By Raymie Kiernan
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Demand rises for Scottish independence

This article is over 4 years, 9 months old
Trouble for the Scottish Tories, the shifting sands of the Brexit crisis and growing disillusion with the Scottish National Party’s neoliberal policies in practice have all combined to created a boost for independence. Raymie Kiernan calls for a renewed radical movement to deliver real change.
Issue 450

“It can no longer be presumed that Scotland would vote No again in an independence ballot,” said the respected pollster professor John Curtice last month. He was commenting on the first poll taken after the resignation of Scottish Tory leader Ruth Davidson in late August.

After successfully consolidating the anti-independence vote in 2017, new polling suggests the Tories’ 13 Scottish seats could be slashed to three at the next general election. The Times newspaper even reported that “at least one Scottish MP was considering switching to an English constituency in an attempt to retain their place in the House of Commons”. The predictions for Labour were even worse, and until it clearly supports Scots’ right to decide that is unlikely to change.

The Tories once claimed that their electoral successes proved Scots rejected independence and that there was “no appetite” for a second independence referendum (indyref2). It’s hard not to laugh at this when hundreds of thousands have been marching for one across Scotland in the last two years.

If expectations are met, this month in Edinburgh could see the largest march for independence yet. Already this year over 150,000 have joined marches organised by All Under One Banner groups in Glasgow, Galashiels, Oban, Ayr, Campbeltown, Aberdeen and Perth.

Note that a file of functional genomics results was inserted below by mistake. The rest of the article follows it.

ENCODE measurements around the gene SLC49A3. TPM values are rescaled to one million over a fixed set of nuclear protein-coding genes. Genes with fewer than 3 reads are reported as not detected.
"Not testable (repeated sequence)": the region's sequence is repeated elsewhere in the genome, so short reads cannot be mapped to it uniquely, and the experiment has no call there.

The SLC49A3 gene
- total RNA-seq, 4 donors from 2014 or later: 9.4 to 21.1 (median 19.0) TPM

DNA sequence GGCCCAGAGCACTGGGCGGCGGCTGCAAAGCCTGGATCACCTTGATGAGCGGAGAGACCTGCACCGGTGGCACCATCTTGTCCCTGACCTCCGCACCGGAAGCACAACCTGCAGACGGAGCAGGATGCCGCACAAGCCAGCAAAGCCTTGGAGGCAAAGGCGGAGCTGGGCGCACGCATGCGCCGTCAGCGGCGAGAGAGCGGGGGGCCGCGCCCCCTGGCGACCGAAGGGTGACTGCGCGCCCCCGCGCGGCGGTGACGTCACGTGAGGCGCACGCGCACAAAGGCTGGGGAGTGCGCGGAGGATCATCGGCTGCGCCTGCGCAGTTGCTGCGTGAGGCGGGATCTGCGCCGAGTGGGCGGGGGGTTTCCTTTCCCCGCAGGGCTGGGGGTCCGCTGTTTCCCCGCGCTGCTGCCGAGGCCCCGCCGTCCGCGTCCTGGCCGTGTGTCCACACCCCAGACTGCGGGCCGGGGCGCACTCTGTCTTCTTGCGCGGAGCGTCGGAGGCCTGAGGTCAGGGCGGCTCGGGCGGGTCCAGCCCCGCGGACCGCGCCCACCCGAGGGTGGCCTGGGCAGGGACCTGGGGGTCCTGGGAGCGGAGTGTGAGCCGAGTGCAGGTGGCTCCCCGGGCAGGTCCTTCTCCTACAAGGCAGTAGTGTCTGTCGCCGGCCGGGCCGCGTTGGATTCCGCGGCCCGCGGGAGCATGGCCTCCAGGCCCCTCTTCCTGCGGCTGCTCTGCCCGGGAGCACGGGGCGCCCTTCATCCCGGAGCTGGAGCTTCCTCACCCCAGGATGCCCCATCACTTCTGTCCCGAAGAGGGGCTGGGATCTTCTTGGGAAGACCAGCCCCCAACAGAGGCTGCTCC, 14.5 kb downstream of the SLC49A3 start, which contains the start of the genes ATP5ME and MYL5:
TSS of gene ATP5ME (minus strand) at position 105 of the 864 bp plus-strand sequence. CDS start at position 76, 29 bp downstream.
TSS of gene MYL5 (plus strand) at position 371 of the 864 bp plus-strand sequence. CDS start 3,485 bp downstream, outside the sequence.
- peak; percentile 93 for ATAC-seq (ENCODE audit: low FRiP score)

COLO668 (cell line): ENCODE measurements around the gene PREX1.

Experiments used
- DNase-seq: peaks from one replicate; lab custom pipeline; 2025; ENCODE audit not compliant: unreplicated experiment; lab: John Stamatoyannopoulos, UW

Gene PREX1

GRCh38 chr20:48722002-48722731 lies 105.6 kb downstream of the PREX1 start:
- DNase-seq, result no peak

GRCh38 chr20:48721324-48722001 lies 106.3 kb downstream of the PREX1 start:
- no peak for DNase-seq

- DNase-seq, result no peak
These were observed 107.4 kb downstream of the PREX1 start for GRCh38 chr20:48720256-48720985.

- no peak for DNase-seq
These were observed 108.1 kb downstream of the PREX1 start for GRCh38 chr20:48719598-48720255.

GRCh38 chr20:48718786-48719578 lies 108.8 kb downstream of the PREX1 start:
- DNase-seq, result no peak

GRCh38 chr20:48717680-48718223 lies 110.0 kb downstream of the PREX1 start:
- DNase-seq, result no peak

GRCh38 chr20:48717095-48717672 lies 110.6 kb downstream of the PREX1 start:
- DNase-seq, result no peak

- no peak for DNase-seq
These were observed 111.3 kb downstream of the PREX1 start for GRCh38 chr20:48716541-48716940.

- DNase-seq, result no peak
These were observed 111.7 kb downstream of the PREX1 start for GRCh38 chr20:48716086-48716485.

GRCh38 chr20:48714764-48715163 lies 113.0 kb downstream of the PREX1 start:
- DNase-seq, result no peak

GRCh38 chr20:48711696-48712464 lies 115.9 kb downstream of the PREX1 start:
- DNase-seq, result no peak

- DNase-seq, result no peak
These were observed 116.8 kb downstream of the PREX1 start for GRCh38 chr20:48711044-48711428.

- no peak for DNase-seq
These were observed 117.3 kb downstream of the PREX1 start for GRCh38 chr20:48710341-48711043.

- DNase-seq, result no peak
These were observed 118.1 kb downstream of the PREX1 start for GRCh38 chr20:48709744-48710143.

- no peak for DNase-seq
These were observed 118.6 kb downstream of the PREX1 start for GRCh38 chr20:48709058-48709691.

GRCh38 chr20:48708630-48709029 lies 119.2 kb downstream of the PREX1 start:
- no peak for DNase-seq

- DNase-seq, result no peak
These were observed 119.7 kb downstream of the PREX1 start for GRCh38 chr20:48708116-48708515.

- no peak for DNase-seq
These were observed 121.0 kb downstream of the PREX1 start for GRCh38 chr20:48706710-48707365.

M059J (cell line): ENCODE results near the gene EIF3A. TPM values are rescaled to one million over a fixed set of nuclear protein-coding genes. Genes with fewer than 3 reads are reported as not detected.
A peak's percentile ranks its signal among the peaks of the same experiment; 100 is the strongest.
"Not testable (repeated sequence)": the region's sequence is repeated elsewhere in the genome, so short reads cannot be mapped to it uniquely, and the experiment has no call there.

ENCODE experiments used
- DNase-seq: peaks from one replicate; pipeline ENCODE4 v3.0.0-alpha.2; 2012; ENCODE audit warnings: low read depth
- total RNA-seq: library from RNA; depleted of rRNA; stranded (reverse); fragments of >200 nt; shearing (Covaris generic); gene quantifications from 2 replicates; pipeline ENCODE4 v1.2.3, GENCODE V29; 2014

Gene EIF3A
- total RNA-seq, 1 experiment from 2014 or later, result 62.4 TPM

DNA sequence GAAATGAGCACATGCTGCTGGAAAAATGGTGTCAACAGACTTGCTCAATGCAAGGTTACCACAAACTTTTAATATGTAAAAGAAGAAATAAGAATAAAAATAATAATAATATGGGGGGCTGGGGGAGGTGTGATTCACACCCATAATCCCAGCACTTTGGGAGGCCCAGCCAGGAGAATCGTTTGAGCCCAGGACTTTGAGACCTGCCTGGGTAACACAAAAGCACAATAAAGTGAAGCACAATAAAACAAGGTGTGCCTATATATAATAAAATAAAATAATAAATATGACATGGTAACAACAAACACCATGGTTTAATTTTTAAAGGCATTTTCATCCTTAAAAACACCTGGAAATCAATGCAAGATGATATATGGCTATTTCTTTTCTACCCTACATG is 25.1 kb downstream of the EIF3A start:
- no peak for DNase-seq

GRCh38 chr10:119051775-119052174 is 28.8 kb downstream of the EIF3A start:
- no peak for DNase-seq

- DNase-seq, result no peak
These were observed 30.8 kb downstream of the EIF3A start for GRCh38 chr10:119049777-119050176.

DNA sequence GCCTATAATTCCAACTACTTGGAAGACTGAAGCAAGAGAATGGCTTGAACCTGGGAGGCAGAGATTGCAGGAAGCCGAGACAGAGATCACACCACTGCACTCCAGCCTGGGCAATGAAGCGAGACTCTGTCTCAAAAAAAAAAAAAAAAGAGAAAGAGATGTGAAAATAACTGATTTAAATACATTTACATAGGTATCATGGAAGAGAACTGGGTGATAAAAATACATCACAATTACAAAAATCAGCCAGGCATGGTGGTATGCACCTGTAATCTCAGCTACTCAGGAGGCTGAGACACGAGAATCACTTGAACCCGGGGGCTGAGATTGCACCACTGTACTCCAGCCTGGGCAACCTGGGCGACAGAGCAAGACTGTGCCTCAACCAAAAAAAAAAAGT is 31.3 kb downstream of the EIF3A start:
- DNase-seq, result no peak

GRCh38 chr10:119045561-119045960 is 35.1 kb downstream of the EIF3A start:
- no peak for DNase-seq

Since 2014 support for independence has barely shifted from 45 percent but mobilisation on the streets has ramped that up. Now, for the first time, more Scots (49 percent) think there should be another independence referendum in the next five years than those who do not (44 percent).

At the same time, just as the Brexit crisis has seen the emergence of the Brexit Party and breathed new life into the Lib Dems so it has also increased support for independence. Current polling suggests that supporters of the European Union (EU) are becoming more inclined towards independence, with support among Remain voters jumping 10 points in the past year to 57 percent.

Numbers like these will embolden a Scottish National Party (SNP) leadership that has sought to link independence to EU membership and argued for a “Scotland in Europe” strategy.

It has spent the last three years opposing Brexit and, dare we say it, lined up with Tories to do so. The SNP has fought harder to keep Britain in the EU than it has to break up the British state, actively courting big business and fighting to protect its interests by maintaining access to the bosses’ single market.

Lobbying firm

This strategy was underlined by the SNP’s Growth Commission report, a neoliberal straitjacket for Scotland’s economy, penned by the boss of a SNP-linked lobbying firm with close ties to the financial sector. It was pitched as a strategy to win over opponents of independence. But it was also about dampening the radical spirit of 2014 and became the subject of a year of intense and critical debate among SNP members.

Right wing and business commentators welcomed its pro-EU, pro-market prescriptions as “mature” and “responsible”. But keeping corporation tax in line with Britain will do little to inspire those bearing the brunt of cuts. The Growth Commission is a charter for more cuts and austerity.